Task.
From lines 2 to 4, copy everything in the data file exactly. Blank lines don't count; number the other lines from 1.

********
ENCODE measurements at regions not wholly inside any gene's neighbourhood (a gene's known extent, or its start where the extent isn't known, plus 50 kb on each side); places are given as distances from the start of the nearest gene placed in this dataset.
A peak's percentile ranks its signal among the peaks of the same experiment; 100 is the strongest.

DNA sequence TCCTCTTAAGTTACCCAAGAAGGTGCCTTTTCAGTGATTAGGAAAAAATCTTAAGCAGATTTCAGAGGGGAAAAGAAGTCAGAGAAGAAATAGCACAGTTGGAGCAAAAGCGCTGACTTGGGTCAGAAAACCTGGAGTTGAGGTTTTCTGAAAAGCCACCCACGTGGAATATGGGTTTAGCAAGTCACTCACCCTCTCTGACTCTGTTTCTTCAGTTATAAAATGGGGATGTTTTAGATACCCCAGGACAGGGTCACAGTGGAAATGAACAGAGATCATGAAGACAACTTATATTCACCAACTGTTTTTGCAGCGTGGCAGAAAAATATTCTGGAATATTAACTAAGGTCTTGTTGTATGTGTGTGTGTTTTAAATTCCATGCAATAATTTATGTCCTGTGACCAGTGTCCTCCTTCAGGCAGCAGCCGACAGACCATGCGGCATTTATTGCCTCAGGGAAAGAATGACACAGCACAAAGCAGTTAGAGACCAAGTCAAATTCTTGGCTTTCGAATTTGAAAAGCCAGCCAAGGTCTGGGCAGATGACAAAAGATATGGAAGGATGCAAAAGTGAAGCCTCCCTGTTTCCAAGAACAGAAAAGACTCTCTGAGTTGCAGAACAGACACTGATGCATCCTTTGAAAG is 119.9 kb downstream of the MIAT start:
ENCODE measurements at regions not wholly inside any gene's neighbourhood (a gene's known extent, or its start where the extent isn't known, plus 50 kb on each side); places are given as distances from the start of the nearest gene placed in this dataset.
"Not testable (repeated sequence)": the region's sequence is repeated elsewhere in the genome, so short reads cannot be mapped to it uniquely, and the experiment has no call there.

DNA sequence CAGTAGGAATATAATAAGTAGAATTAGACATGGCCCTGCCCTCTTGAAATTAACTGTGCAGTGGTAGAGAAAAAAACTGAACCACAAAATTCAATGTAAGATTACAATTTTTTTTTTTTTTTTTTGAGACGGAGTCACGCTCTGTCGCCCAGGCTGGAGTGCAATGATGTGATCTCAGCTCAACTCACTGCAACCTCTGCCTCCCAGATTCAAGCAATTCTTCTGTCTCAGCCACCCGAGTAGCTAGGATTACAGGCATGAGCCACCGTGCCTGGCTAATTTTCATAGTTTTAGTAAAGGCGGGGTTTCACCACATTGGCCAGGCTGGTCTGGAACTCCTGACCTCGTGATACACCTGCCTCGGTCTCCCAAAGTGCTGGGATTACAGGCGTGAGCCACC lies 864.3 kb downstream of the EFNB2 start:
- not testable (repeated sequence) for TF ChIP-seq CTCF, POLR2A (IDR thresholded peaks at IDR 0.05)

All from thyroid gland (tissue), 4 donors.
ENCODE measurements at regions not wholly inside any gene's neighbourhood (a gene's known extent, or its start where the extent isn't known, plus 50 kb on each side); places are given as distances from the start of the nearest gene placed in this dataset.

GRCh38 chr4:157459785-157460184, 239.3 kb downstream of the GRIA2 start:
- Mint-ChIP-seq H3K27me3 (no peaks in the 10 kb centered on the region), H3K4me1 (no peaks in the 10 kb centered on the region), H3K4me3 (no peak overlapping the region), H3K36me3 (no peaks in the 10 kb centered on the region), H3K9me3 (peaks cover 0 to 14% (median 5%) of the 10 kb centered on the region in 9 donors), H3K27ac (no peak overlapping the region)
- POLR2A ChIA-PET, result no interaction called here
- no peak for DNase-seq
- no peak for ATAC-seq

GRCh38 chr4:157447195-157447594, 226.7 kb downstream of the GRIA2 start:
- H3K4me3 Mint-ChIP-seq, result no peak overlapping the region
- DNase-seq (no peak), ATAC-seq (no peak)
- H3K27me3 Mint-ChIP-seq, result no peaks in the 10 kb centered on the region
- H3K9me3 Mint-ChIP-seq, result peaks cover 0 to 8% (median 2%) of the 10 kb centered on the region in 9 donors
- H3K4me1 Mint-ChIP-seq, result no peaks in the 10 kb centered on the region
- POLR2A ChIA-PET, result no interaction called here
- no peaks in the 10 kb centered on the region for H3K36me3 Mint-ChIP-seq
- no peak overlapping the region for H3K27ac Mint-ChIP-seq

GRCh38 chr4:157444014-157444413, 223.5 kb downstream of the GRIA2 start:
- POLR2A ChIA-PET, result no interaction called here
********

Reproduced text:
A peak's percentile ranks its signal among the peaks of the same experiment; 100 is the strongest.

DNA sequence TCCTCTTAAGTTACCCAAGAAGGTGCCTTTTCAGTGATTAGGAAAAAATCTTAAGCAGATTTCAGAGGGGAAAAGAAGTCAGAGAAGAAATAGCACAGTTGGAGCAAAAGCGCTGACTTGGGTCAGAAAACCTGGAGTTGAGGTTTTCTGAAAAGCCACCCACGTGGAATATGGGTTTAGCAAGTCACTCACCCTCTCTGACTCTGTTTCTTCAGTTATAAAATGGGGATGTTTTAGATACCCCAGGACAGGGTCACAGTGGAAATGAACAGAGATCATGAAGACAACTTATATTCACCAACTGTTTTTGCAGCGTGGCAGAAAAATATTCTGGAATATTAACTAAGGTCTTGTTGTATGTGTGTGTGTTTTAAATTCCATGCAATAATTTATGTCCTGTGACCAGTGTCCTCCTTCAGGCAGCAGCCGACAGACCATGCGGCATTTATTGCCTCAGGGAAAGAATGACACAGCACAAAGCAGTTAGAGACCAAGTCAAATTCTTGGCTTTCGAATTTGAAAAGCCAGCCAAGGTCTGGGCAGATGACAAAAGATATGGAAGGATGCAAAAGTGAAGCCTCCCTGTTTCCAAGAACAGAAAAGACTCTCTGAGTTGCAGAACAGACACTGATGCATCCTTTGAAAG is 119.9 kb downstream of the MIAT start:
ENCODE measurements at regions not wholly inside any gene's neighbourhood (a gene's known extent, or its start where the extent isn't known, plus 50 kb on each side); places are given as distances from the start of the nearest gene placed in this dataset.